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Cranberry part of Hoosier history

Native pucker — Cranberries once flourished in northern Indiana, where they grew in bogs and wetlands. Photo courtesy Michigan Department of Agriculture

Native pucker — Cranberries once flourished in northern Indiana, where they grew in bogs and wetlands. Photo courtesy Michigan Department of Agriculture

When we think of traditional Thanksgiving foods from the Hoosier garden, corn, squash, beans, apples and pumpkin come to mind.

But, if we transport ourselves back 150 years, we had wild cranberries (Vaccinuim macrocarpon) harvested from bogs and wetlands in the northern part of Indiana at the meal.

These acidic, ruby fruits are an important part of American history. Native Americans called the native cranberry sassamanash and reportedly served it at the famous Massachusetts meal known as the first Thanksgiving.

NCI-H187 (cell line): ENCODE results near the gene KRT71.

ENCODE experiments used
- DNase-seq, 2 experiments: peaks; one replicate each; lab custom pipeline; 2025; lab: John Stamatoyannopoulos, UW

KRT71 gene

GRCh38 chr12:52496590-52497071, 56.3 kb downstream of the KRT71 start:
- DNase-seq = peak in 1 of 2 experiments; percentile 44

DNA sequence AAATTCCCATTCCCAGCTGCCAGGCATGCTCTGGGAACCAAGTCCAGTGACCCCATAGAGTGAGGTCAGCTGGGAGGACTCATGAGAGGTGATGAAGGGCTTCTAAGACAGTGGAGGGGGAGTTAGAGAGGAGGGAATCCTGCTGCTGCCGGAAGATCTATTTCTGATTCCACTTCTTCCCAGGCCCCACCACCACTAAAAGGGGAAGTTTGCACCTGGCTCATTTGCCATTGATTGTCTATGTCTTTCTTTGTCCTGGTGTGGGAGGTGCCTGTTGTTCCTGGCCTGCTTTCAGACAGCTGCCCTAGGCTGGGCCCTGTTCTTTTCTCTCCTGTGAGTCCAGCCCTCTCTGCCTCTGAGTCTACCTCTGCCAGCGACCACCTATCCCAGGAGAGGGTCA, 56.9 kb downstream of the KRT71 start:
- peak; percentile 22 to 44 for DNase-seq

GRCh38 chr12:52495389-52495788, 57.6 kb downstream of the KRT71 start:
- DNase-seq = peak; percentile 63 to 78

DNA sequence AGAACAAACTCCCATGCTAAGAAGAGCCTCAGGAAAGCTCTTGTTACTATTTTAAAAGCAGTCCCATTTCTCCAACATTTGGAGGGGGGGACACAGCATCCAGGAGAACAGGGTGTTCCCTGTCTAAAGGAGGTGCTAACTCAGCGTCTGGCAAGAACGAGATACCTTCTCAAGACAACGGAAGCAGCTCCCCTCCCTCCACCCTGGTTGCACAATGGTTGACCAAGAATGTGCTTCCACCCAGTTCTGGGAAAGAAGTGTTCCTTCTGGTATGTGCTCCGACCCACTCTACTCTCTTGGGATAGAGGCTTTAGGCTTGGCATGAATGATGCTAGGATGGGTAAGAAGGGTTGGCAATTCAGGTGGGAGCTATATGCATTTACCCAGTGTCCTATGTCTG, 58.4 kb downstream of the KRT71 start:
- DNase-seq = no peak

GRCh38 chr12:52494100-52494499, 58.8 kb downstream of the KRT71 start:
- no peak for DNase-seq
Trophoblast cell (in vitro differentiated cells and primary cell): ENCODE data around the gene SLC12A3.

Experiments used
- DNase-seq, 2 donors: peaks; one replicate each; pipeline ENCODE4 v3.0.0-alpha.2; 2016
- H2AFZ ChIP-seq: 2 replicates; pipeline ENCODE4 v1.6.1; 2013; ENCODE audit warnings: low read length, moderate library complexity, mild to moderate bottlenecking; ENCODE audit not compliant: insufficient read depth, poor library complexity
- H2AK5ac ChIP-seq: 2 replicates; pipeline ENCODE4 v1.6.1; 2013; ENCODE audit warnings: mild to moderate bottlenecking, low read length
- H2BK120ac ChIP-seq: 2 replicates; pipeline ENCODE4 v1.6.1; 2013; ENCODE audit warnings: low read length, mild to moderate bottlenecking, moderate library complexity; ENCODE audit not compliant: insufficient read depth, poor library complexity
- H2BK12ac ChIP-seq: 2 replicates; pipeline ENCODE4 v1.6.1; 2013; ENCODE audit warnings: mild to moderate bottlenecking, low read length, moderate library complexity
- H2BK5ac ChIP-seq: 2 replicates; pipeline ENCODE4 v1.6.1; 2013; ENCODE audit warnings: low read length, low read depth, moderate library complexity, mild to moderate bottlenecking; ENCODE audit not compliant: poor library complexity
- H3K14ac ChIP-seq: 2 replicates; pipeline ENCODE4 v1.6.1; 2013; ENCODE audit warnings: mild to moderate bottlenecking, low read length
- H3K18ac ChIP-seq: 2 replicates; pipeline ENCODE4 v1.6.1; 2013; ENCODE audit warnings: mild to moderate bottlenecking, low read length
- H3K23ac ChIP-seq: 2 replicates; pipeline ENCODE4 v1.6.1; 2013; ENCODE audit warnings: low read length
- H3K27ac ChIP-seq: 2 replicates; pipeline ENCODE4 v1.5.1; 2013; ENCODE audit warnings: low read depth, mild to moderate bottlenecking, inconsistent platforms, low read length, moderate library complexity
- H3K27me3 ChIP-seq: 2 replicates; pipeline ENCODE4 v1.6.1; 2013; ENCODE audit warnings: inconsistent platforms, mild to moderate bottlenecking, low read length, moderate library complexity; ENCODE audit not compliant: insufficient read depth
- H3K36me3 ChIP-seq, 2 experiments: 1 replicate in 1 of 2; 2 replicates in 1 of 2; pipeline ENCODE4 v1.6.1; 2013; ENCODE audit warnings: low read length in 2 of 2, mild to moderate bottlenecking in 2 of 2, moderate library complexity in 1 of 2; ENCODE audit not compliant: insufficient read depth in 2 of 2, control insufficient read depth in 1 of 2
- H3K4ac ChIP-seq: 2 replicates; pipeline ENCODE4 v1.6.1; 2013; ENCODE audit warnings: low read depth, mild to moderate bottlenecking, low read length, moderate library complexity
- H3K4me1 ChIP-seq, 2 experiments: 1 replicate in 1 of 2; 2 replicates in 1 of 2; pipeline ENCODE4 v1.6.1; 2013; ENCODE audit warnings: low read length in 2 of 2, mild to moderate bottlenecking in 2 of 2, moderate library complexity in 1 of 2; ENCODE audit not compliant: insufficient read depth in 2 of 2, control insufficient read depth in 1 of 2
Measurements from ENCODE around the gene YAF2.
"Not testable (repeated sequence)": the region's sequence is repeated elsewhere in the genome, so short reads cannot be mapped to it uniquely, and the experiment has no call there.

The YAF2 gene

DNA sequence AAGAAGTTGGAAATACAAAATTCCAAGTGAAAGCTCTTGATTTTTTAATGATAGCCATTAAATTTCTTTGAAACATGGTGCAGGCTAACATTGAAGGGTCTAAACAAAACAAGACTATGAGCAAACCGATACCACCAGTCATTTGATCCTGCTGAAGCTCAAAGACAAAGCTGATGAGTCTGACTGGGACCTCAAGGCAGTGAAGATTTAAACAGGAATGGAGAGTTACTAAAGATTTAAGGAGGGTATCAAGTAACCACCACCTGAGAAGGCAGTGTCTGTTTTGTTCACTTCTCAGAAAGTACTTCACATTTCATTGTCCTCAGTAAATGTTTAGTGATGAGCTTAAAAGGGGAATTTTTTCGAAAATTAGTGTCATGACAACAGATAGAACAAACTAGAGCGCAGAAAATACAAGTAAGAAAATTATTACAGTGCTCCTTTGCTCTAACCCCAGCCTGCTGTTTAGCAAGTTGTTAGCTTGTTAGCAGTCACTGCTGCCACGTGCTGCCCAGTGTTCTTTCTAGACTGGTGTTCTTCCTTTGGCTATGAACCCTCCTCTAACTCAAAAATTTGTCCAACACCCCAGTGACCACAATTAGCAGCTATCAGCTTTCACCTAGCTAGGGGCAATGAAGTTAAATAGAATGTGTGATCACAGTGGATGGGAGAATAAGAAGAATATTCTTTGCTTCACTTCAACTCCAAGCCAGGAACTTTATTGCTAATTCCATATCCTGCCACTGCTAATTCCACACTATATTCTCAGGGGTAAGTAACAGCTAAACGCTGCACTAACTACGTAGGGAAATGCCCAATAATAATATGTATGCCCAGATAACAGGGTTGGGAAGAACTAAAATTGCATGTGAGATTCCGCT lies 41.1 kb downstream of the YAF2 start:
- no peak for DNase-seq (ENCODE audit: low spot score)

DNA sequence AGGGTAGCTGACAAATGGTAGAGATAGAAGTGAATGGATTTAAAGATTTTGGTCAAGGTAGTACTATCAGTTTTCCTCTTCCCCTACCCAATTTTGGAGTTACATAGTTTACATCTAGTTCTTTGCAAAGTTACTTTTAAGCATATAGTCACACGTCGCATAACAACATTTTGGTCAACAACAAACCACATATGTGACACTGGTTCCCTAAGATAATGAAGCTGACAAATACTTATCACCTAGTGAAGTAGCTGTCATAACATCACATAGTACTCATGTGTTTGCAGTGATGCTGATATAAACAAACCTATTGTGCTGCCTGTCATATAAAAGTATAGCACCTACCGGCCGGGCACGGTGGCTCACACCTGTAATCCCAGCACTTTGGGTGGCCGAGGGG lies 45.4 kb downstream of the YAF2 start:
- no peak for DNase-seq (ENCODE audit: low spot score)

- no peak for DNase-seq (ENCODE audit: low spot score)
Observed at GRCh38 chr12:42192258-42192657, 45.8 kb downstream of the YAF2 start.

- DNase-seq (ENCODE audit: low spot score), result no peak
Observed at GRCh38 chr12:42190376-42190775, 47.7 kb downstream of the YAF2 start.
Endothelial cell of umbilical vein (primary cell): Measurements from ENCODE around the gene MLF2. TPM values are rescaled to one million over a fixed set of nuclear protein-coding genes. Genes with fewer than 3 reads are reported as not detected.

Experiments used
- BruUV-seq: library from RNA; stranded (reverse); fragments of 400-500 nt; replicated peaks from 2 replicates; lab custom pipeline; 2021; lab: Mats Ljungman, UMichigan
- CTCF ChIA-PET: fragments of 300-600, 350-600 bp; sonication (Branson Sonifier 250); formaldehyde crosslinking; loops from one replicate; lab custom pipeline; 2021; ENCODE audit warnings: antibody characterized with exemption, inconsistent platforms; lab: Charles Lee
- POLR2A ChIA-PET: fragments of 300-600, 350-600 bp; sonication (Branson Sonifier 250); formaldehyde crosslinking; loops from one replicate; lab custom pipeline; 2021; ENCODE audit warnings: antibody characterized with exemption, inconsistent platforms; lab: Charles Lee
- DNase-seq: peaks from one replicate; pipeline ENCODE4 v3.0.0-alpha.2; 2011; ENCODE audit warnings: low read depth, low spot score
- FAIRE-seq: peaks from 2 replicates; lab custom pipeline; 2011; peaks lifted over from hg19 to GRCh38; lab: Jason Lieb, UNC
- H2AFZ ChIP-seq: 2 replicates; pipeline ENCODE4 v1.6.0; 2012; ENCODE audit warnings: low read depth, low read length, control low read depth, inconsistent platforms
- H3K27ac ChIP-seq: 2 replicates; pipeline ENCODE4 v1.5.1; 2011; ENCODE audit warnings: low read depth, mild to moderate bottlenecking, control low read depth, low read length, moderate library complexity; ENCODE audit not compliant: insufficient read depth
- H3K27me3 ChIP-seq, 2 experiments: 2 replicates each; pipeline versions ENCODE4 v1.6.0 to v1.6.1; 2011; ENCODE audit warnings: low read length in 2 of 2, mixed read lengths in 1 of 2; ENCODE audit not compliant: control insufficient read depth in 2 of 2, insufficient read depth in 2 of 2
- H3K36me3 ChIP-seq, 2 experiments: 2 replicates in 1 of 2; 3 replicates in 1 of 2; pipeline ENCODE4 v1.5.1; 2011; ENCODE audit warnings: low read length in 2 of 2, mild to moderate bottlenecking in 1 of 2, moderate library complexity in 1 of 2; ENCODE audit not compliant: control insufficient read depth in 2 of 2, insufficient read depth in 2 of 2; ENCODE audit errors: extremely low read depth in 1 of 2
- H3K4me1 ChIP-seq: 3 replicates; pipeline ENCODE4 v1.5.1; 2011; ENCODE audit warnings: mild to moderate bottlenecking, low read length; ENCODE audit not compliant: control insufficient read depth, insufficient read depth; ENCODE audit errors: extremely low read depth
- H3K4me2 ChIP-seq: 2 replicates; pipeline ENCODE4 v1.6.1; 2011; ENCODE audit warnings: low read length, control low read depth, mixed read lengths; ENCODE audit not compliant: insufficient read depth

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Indiana’s Natural Heritage series returns to public television

Natural site — Black-eyed Susans and grasses returned to The Nature Conservancy’s Spinn Prairie, a 29-acre remnant preserved near Reynolds, Ind., in White County, after years of use in agriculture. © The Nature Conservancy/Indiana

Natural site — Black-eyed Susans and grasses returned to The Nature Conservancy’s Spinn Prairie, a 29-acre remnant preserved near Reynolds, Ind., in White County, after years of use in agriculture. © The Nature Conservancy/Indiana

After a year on hiatus, the Natural Heritage of Indiana returns to the small screen on Sept. 21, with the first of a four-part series on WFYI-TV, Channel 20.

The first episode, The Indiana That Was, aired about a year ago. Since then, award-winning, freelance producer-photographer Sam Orr has been developing three new episodes.

The series is based on the book The Natural Heritage of Indiana , edited by Marion Jackson, a retired ecology professor from Indiana State University. Originally published about 11 years ago, the book was reissued earlier this year by Indiana University Press.

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